mellitus. Weight loss can cause low blood sugar in people with type 2 diabetes mellitus who also take medicines used to treat
type 2 diabetes mellitus (such as insulin or sulfonylureas). You should check your blood sugar before you start taking Qsymia
and while you take Qsymia.
High blood pressure medicines. If you are taking medicines for your blood pressure, your doctor may need to adjust these
medicines while taking Qsymia.
Central Nervous System (CNS) side effects. The use of prescription sleep aids, anxiety medicines, or drinking alcohol with
Qsymia may cause an increase in CNS symptoms such as dizziness and light-headedness. Do not drink alcohol with Qsymia.
Possible seizures if you stop taking Qsymia too fast. Seizures may happen in people who may or may not have had seizures in
the past if you stop Qsymia too fast. Your healthcare provider will tell you how to stop taking Qsymia slowly.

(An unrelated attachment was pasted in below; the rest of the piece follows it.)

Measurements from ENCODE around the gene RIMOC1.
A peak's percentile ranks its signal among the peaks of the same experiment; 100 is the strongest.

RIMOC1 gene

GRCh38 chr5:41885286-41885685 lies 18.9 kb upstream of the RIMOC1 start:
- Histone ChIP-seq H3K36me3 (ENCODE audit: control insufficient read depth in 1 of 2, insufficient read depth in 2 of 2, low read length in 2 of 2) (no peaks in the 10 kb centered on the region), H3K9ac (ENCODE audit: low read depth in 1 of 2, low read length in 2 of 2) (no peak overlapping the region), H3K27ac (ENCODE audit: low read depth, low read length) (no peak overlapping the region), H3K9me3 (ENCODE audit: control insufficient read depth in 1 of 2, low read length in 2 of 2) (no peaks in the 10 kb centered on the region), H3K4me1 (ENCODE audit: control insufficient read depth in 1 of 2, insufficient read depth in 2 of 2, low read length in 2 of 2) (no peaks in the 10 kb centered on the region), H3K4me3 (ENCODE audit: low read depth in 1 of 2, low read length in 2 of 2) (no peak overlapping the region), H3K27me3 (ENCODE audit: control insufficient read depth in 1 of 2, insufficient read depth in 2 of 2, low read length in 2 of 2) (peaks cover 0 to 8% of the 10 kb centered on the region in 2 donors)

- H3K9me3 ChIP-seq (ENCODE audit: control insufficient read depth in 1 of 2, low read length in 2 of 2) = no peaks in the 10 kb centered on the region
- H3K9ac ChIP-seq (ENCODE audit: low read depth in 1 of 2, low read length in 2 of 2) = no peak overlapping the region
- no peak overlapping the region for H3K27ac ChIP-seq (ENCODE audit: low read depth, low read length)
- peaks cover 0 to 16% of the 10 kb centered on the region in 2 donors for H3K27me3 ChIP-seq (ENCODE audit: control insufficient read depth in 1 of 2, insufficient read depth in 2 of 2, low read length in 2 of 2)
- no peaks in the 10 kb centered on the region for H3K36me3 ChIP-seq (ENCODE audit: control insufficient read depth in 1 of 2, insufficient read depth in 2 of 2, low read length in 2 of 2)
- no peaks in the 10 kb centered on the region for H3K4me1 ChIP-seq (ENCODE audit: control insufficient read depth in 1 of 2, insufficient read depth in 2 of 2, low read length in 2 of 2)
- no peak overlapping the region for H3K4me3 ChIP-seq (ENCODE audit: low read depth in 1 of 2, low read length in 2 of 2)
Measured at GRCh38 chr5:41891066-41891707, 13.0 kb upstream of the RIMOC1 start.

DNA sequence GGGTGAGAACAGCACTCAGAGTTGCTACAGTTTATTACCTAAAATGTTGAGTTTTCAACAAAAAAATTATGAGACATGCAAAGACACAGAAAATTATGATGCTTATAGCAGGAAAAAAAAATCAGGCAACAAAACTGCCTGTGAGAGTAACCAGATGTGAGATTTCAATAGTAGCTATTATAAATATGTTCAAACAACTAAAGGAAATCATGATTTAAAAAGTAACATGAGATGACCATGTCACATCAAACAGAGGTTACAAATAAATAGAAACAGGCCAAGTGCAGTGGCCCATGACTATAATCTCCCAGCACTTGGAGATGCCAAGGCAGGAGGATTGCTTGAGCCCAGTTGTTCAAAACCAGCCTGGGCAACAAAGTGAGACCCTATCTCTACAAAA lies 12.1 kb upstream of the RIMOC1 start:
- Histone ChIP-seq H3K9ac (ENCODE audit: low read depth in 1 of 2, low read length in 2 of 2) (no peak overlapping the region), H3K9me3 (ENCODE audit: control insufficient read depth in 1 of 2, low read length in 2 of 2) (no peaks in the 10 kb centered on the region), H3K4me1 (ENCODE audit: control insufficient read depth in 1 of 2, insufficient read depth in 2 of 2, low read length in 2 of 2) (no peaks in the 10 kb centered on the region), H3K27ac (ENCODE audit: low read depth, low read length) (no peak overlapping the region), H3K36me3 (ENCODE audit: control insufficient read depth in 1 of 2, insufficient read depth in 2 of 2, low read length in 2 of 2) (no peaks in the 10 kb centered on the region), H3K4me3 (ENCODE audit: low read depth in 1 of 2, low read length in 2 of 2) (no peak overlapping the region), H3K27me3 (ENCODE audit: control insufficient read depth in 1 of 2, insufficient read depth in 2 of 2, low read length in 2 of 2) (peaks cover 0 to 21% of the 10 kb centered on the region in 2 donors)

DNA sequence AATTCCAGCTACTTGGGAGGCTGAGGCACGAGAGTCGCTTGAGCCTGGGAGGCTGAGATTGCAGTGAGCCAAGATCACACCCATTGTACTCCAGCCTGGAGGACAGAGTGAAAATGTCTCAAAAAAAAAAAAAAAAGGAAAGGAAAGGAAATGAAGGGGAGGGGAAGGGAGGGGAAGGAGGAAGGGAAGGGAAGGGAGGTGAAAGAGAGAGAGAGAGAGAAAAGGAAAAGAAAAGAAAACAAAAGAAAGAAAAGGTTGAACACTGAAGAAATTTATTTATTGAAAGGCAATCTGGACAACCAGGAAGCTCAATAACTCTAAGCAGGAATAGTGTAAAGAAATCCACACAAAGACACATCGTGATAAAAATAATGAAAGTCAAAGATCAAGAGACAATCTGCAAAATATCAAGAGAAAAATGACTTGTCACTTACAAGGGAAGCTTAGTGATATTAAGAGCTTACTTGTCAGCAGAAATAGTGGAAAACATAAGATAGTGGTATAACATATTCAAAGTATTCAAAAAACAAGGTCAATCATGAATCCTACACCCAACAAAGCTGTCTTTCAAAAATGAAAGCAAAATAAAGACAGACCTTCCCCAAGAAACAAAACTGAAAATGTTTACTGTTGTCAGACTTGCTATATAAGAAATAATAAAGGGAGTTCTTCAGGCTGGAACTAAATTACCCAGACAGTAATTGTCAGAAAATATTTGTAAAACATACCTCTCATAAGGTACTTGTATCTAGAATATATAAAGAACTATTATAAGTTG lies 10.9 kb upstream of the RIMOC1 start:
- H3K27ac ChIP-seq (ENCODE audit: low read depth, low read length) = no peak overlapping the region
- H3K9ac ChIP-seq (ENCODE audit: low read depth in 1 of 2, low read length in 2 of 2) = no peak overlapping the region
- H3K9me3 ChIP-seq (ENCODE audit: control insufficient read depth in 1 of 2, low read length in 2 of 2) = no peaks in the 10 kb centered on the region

Kidney stones. Drink plenty of fluids when taking Qsymia to help decrease your chances of getting kidney stones. If you get
severe side or back pain, and/or blood in your urine, call your healthcare provider.
Decreased sweating and increased body temperature (fever). People should be watched for signs of decreased sweating and
fever, especially in hot temperatures. Some people may need to be hospitalized for this condition.
Common side effects of Qsymia include:
Numbness or tingling in the hands, arms, feet, or face (paraesthesia); dizziness; changes in the way foods taste or loss of taste
(dysgeusia); trouble sleeping (insomnia); constipation; and dry mouth.
Tell your healthcare provider if you have any side effect that bothers you or does not go away. These are not all of the
possible side effects of Qsymia. For more information, ask your healthcare provider or pharmacist.
Call your doctor for medical advice about side effects. You may report side effects to VIVUS, Inc. at 1‑888‑998‑4887 or FDA at
Please read the
Qsymia Medication Guide
Full Prescribing Information.
The Q and Me® Patient Support Program is based on the LEARN® Program provided under copyright license (September 15, 2010). All rights reserved.
* BMI (body mass index) measures the amount of fat in the body based on height and weight.
BMI is measured in kg/m2.
† Or a BMI of 27 or more with one weight-related medical condition.
‡ Scott Kahan, MD, MPH, is a paid spokesperson for VIVUS, Inc.